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5 Apr 2019 / by Yeewan Koon

The Dilemma of Disciplines

Acrylic painting on paper of an architectural sketch depicting two identical, symmetrical high rise buildings facing each other. Each building consists of an L-shaped section cutting through a round section, with walls lined with windows.

Remo Riva, Painting, Exchange Square I, II & III (1981–85), Hong Kong, 1981. Acrylic paint on paper mounted on wooden board. M+, Hong Kong. Gift of Remo Riva, 2013. © M+, Hong Kong

In 1996, the journal October published the Visual Culture Questionnaire—four questions about the study of visual culture—alongside responses from art and architecture historians, film theorists, literary critics, and artists. These four questions have been republished in Chinese and English by M+, with October’s permission, to reflect on how the understanding of visual culture has changed since this 1996 enquiry. Below is Yeewan Koon’s response.

If I were to respond to October’s Visual Culture Questionnaire in 1996, my answers would be less wary than they are today. At that time, I was a Chinese art historian beginning her graduate studies in the United States and was exposed to heated debates about the merits of visual culture and the future of art history for the first time, largely by scholars in Western art. For art historians, there were concerns whether the inclusive nature of visual culture would erase historical specificity, how the disembodied image (so often reduced as ‘text’) denies the intelligence of the material, and how reducing art to the ocular can narrow discussions—not least because it excludes the self-consciousness of artists to reflect on their own antagonism with the visual.[1]

Meanwhile, proponents of visual culture pushed for scholarship that included all images and radically changed the scope of what can be investigated, expanding into new areas of visuality and the social practices of seeing. But perhaps more than anything else, visual culture (along with other New Art History theories) was making the art field reflect back on itself. My own field, in contrast, was a little slower in joining the party. In 1996, it was dominated by male scholars from elite institutions writing about other male painters, equally heralded as cultural leaders. To a female graduate student trained in a conservative British system, visual culture seemed revolutionary.

In those early beginnings, there were small steps that fulfilled the promises of visual culture in Chinese art history. Publications such as Richard Vinograd’s Boundaries of the Self: Chinese Portraits, 1600—1900 (1992) introduced a polycentric world in terms of identities and their representations. Craig Clunas’s Pictures and Visuality in Early Modern China (1997) examined pictoriality and visual flows in the sixteenth century. Clunas, a curator with a doctorate degree in Mongolian literature, took the boldest strides in developing Chinese concepts of visual perception and the ideological authority of the ocular regime.

One of the advantages of visual culture was how easy it fit in with other methods and theories. In studies on non-Western art, visual culture and postcolonialism formed a fruitful partnership. Postcolonial studies, with its emphasis on geopolitics, fuelled the development of area studies. In turn, area studies provided geographical frames that could rein in the all-embracing tendencies of visual culture, creating a concentrated focus that mapped out more and more previously marginalised areas. This helped fulfill that larger ambition of postcolonialism: to create a world map where there is no ‘Other’.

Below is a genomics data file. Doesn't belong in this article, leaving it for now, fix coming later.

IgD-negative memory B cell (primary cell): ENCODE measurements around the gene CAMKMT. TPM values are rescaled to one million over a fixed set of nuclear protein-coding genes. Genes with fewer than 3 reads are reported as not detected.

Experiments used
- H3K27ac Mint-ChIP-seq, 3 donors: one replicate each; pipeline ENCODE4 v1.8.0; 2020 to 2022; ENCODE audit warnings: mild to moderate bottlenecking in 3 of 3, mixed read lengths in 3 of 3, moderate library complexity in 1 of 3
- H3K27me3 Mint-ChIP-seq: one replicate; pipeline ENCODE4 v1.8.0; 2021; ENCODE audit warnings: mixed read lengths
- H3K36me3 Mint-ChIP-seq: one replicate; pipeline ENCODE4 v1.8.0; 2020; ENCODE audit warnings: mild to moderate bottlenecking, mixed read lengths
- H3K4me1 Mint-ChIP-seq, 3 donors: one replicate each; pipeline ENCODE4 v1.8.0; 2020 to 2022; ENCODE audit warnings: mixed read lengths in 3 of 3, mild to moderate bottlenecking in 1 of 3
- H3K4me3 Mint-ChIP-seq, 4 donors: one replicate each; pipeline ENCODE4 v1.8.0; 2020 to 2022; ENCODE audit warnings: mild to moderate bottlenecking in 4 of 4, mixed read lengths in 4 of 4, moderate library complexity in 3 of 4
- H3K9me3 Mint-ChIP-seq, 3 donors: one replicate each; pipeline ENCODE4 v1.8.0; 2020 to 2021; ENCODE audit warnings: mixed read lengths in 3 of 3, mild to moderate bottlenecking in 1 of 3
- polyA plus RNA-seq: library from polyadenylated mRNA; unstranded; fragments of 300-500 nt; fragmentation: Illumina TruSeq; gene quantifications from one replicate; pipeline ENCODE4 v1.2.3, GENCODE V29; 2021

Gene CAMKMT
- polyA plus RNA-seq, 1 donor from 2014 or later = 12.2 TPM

That visual culture found a ready partner in postcolonial studies is not surprising given how they are both extensions of postmodernism. Both provide concepts to assess cultural productions that are outside dominant Anglophone traditions and promoted arguments of pluralism. They are both interdisciplinary with interests in issues of power, subjectivity, and subjectification. Lastly, they draw on a wealth of materials that have traditionally been marginal to mainstream scholarship. Global changes, however, have shifted centres and borders. In a period when new boundaries are being reshaped by powers that exceed an area studies approach, postcolonial studies, whose frameworks remain essentially geopolitical, have come under scrutiny.

Without wanting to stray into a hotbed of whither postcolonialism (and interested readers can find many debates about this elsewhere), let me return to the limits of visual culture as it shifts concerns from method to discipline.[2] Let me be more specific about the case of Hong Kong art and, more generally, about my concerns for the future of visual culture’s criticality. Visual culture has been crucial to the development of Hong Kong art studies. In part, this was because of the general distrust of what was seen as too much attention given to the appreciation of the autonomy of the art object by art historians, and the ensuing judgment values that serve an art market, not to mention Hong Kong’s own role within that market. Visual culture also offered an alternative model of looking, not only for the audience but also for artists who want to distance themselves from the taint of commercialism.

The distrust towards art historical methods of looking at Hong Kong art has marginalised its effectiveness as a discursive approach—a marginalisation that was countered by the rise of Comparative Literature.[3] Crucial to this rise was Ackbar Abbas’s Hong Kong: Culture and the Politics of Disappearance (1998), which argued that sections of Hong Kong constantly disappeared and reinvented itself as a form of ‘déjà disparu’. This book inspired numerous articles and books that similarly wrote about the visual as a symptom of loss and recovery using variations of similar types of materials, including art, film, photography, journals, and memorabilia and ephemera. But let’s not be fooled that this selection of materials can stand in for a totalising comprehension of visual culture, because the grouping also excludes things like scientific graphs or architectural drawings that have no place in what constitutes a ‘visual culture’.[4]